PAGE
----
No matter what type of family we come from, how much or little money we have, none of us are exempt from experiencing childhood wounds. We are all raised by flawed human beings because humans are flawed by design, and those flaws lead to our wounds. It’s important to know that our caregivers, are always doing the best they can with what they have at the time. Their mishaps are not a demonstration of their lack of love for us. They are probably just as wounded as we are, and until the wounds are healed, we will continue to have wounded children raising other wounded children. There is a wounded inner child in each one of us and that wounded inner child is running our life. It’s that child who gets triggered when we don’t get what we want, or our needs met. It’s that child who keep finding themselves in failed relationship after failed relationship, because that’s their way of trying to get it right. They are trying to have a corrective experience and prove that they are lovable, worthy, and important.
“She held herself until the sobs of the child inside subsided entirely. I love you, she told herself. It will all be okay.”
― H. Raven Rose, Shadow Selves: Double Happiness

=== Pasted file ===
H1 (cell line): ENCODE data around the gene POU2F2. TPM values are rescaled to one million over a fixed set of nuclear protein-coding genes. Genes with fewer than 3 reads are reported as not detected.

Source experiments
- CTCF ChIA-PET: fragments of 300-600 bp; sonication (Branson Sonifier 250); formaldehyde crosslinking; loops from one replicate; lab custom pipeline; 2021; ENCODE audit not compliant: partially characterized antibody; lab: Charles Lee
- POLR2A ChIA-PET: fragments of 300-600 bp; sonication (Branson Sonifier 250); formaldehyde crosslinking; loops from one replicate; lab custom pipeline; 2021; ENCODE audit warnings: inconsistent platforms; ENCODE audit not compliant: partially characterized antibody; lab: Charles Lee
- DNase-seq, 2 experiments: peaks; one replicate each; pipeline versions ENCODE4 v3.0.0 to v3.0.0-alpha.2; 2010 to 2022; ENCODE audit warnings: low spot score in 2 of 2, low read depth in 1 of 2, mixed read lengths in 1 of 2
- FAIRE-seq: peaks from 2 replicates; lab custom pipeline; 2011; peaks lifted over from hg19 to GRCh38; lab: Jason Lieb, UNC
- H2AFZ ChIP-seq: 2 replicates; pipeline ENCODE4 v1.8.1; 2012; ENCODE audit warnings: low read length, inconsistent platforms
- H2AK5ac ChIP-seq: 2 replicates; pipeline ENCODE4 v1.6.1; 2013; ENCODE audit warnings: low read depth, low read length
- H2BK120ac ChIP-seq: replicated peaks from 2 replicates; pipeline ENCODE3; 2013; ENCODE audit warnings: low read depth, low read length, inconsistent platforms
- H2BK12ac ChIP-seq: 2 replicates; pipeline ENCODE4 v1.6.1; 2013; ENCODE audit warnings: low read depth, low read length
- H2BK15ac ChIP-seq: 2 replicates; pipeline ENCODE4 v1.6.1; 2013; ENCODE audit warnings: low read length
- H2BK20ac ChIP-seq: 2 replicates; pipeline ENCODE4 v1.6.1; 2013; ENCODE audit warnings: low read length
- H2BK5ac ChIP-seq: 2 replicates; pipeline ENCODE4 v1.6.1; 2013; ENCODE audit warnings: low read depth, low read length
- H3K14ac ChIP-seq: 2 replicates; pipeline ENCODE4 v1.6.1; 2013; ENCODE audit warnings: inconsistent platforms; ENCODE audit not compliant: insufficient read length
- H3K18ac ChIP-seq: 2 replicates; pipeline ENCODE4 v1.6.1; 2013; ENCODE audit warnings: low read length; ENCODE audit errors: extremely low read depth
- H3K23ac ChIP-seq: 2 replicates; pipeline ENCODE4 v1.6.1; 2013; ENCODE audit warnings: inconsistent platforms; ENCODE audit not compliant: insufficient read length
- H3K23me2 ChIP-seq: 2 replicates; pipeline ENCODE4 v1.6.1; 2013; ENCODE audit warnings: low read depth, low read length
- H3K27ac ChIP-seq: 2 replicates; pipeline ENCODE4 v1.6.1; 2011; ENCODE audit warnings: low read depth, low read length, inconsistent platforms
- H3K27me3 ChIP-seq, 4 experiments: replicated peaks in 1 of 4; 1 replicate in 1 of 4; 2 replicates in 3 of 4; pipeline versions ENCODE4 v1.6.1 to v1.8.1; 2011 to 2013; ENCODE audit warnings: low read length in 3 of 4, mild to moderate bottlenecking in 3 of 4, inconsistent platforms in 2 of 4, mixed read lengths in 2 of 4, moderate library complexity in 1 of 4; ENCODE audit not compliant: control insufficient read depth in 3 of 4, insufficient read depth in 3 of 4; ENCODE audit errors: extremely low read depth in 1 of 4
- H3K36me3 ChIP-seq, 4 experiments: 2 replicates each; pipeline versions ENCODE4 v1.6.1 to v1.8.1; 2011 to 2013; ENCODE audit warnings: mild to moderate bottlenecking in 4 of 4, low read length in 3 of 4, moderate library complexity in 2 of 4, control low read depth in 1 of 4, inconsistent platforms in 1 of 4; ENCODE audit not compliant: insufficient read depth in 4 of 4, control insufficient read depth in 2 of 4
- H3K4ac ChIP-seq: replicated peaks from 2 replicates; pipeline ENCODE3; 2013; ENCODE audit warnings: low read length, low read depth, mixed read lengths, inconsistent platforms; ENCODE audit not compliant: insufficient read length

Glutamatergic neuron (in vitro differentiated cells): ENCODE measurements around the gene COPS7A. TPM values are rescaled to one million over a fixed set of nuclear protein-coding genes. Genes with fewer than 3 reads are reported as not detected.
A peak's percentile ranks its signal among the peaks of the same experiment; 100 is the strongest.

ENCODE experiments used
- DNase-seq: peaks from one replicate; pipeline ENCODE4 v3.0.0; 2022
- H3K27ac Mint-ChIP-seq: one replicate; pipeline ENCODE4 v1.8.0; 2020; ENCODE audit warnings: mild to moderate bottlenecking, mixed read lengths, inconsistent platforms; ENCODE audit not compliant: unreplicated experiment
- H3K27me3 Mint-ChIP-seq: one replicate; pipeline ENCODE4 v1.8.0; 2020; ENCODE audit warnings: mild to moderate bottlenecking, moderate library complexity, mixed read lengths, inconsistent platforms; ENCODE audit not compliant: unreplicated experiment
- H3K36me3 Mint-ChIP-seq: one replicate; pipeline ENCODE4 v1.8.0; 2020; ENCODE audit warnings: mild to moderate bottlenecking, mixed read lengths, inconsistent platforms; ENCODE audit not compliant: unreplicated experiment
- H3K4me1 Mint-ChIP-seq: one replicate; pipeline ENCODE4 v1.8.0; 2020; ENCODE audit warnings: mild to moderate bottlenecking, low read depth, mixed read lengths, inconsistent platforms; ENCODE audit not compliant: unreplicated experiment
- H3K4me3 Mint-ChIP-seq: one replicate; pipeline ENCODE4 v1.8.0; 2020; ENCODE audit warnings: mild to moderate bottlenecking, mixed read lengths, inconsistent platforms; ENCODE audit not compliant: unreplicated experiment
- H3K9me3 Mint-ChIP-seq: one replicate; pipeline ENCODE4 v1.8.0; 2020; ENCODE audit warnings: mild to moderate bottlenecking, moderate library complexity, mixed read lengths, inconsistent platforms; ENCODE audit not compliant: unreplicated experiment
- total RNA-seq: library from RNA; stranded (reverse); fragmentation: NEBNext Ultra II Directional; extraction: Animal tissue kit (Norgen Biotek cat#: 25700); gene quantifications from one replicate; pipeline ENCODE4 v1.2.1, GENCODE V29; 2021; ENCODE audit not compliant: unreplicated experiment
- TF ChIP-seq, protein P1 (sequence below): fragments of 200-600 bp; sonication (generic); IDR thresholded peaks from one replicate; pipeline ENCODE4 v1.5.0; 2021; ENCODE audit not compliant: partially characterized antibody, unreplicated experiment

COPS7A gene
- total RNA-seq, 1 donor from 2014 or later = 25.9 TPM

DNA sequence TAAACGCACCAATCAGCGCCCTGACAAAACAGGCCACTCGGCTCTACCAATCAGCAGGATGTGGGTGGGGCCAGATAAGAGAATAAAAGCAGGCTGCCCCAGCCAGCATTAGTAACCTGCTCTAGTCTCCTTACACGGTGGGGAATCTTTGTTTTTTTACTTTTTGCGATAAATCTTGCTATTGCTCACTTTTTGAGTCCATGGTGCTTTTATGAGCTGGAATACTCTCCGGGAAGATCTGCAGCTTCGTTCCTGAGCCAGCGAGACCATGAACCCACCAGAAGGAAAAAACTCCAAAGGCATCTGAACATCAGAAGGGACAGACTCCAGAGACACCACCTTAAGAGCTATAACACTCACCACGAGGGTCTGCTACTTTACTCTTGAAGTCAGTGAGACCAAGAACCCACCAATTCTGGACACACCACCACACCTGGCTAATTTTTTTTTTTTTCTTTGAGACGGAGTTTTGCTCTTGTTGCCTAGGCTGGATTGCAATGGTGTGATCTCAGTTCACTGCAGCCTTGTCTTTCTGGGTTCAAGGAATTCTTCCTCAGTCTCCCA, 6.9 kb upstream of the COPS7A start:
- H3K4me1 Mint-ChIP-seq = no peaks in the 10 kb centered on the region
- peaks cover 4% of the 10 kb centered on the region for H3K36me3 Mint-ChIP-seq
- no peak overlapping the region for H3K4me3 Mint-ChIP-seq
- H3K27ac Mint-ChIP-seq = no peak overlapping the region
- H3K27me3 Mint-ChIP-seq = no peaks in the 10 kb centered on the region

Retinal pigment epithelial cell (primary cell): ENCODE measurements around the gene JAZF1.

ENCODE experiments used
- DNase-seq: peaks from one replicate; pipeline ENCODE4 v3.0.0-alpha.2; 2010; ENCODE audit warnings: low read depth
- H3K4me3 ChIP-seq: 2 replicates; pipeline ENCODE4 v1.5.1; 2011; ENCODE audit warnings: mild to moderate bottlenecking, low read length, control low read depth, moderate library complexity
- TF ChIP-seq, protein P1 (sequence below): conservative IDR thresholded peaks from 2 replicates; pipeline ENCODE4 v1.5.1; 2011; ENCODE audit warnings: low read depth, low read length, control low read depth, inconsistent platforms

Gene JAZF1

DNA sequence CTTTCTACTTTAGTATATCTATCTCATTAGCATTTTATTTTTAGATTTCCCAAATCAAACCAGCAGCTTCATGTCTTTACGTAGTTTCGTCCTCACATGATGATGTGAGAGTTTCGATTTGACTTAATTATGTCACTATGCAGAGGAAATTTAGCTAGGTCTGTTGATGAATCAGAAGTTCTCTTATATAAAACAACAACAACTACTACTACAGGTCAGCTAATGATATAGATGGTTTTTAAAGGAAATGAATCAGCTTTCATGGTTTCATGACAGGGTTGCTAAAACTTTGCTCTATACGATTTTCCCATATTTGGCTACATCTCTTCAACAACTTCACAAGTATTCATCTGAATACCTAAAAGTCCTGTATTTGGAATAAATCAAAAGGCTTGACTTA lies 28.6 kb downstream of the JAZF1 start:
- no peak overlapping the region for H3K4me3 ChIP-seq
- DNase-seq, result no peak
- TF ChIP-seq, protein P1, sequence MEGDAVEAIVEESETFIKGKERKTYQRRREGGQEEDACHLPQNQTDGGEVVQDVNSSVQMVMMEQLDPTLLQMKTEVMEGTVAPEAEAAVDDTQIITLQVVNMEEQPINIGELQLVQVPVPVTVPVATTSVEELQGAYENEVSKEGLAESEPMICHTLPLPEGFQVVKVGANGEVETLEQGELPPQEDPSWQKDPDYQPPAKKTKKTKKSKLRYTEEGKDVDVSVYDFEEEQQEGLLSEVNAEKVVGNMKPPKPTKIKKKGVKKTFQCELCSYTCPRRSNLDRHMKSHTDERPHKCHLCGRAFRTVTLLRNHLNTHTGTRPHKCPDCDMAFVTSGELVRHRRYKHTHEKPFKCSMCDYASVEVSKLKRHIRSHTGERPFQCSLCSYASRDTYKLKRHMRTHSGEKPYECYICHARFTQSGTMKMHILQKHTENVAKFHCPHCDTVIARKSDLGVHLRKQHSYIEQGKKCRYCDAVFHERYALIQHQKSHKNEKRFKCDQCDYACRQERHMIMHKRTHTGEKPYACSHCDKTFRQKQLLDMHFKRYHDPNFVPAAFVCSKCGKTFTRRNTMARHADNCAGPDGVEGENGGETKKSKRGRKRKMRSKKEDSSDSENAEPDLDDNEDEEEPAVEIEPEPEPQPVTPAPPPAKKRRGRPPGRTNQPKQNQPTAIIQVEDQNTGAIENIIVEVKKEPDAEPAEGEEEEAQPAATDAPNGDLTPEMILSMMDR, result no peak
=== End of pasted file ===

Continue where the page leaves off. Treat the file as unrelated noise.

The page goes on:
So, it’s not that our childhood is affecting our life, it’s that we are that child. That child goes no where until we rescue him or her. That child will continue to wreak havoc on our lives and sabotage what we say is important until we give him or her what we want. The healing of our wounded inner child is our responsibility because we are the only ones who knows that child still exist. It’s as if there are toddlers wearing adult bodies as costumes. Imagine a toddler trying to be in an adult relationship, image a toddler trying to manage adult responsibilities. Its an impossibility. We must honor our wounded inner child and give them what they want, which is to be loved, feel important and know they are valuable. The healing of our wounded inner child lies in us learning to reparent ourselves. We are the only ones who know what we truly need and want, and we must learn to give it ourselves. We must learn to break the pattern, because we learn how to treat ourselves based on the way we were treated. We punish ourselves the way we were punished, we shame ourselves the way we were shamed. Part of the healing process is learning to interrupt the old patterns and learning to love ourselves as whole, complete, and perfect beings, because at our core that’s who we are. We are all worthy, lovable, and important, some of us forgot this and our wounded inner child requires us to relearn this lesson. You matter because you are here.